Phase Five: Complaining

‘That’s it, I can’t take it anymore; it’s time to go public and expose these corrupt individuals’.

Whilst not the final phase, this is the stage that determines whether or not the member will be banned from the platform or bitterly be silenced and use the platform occasionally. It’s usually accompanied by a large number of rule violations unrelated to their dilemma and more direct public complaints about the purported incompetency of the staff members, often in public. Demands for public apologies to the individual are common in this phase.

Phase Six: Change

‘I need to use this forum, but I hate this place’ or, if they were banned, ‘I’ll be back, I’ll show them they can’t silence me forever’, is the thought process in this phase.

Personally, I’ve always found it disappointing when a member gets to this stage and continues being in limbo with the community. They never post like they used to, there’s a sense of bitterness in their responses, and they only use the platform to either run their business or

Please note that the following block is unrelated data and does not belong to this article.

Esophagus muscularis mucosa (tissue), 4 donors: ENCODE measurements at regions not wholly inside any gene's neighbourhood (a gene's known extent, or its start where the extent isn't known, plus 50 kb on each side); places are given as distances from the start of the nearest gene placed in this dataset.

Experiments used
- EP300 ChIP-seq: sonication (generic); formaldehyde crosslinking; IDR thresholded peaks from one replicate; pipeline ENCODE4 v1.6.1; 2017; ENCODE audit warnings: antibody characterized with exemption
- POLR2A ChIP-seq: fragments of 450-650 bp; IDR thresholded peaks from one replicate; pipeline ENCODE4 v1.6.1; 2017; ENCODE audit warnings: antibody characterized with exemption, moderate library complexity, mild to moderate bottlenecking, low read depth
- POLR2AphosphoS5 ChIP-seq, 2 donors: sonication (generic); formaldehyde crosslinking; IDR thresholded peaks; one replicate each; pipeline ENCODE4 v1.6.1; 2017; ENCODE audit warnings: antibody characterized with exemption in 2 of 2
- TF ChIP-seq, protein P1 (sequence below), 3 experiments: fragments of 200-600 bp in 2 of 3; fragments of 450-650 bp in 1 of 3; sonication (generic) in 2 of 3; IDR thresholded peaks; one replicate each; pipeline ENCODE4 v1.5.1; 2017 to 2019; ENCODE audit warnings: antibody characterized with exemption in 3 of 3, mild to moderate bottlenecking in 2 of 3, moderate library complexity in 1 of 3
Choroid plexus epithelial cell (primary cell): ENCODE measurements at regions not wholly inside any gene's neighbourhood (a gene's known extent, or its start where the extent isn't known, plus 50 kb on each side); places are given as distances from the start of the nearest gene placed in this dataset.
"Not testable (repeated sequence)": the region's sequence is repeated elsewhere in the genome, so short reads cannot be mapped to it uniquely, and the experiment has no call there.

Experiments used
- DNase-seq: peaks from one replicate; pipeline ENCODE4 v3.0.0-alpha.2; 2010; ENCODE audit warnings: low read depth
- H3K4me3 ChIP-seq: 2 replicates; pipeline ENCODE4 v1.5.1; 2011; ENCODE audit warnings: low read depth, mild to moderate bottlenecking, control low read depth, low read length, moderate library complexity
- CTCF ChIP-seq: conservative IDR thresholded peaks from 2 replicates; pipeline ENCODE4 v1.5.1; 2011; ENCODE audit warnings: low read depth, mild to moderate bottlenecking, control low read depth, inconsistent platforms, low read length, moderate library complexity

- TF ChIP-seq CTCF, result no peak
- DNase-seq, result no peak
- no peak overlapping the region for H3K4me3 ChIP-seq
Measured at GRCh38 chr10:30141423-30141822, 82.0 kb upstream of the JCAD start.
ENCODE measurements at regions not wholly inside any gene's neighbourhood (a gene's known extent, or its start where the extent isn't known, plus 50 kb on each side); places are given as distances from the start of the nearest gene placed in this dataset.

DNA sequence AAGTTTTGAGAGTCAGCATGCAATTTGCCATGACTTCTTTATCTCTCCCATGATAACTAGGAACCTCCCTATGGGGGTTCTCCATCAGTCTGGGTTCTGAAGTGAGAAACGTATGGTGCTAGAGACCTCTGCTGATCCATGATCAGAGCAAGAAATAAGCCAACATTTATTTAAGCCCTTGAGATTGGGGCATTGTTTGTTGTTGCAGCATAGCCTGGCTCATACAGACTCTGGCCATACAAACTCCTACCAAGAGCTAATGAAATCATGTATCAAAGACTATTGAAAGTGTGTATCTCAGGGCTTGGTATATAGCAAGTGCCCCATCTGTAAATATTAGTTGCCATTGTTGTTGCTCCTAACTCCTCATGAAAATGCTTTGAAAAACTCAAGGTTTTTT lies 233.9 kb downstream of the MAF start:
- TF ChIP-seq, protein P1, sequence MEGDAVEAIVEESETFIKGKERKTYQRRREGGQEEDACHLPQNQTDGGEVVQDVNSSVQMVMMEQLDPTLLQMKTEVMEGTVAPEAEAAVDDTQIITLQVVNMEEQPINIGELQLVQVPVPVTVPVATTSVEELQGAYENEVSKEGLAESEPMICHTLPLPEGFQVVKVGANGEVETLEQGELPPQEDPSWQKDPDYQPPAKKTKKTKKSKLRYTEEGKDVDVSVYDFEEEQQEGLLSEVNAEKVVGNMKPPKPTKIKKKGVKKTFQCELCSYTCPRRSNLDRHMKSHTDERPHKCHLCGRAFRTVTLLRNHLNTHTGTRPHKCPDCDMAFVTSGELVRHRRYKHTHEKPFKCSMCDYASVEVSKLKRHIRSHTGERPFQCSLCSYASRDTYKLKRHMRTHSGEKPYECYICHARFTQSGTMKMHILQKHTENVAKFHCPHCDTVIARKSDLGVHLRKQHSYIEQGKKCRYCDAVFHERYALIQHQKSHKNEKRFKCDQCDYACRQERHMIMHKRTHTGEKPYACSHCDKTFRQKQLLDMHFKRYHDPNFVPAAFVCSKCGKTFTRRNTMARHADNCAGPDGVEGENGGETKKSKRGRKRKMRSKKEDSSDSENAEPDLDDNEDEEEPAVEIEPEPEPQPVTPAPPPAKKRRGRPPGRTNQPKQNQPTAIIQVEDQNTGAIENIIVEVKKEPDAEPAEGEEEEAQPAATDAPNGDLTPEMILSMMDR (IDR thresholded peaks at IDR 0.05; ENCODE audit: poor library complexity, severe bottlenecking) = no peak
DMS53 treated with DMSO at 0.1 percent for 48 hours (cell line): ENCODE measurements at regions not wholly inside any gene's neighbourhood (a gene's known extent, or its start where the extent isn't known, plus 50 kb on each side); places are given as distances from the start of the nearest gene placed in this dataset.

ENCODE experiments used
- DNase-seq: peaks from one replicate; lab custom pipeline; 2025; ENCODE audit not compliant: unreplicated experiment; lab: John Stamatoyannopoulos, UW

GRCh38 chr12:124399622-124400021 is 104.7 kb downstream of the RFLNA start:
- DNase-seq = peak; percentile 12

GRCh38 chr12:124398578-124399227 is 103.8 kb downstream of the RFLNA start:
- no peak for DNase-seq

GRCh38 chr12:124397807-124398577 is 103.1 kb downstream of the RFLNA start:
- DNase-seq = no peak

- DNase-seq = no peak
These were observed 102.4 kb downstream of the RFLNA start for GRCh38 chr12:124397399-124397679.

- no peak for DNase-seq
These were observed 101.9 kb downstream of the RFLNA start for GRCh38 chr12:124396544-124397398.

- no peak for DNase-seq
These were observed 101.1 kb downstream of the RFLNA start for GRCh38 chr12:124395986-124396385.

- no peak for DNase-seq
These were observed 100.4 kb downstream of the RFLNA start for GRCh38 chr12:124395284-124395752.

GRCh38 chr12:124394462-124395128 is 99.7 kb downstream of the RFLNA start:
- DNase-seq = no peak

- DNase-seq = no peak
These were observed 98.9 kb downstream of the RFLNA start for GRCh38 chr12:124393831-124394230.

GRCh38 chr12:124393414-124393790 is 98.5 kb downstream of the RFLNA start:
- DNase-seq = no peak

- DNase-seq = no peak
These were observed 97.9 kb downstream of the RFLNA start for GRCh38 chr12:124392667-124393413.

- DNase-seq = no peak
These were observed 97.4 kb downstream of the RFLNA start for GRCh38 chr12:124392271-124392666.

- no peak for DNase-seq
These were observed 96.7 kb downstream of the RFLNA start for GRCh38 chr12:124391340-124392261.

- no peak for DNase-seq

In regards to the other outcome, when they keep coming back, they do this frequently for the first week or so, only to come back less and less as they move on with their lives.


Managing a community means putting processes in place to prevent this resentment as much as possible. However, as previously stated in this article, resentment is an inevitability. In these cases, the solution to the member’s dissatisfaction depends upon how possible it is to come to a satisfactory resolution and change their expectations. For instance, if a member simply has a problem with a sub-forum not being moderated, this is entirely possible to remedy, and the member should be thanked for bringing attention to the issue. On the other hand, if a member is imagining problems and is convinced that everyone is a scammer except for them, the member needs to be removed from the platform to prevent them from spiralling further and taking additional members with them.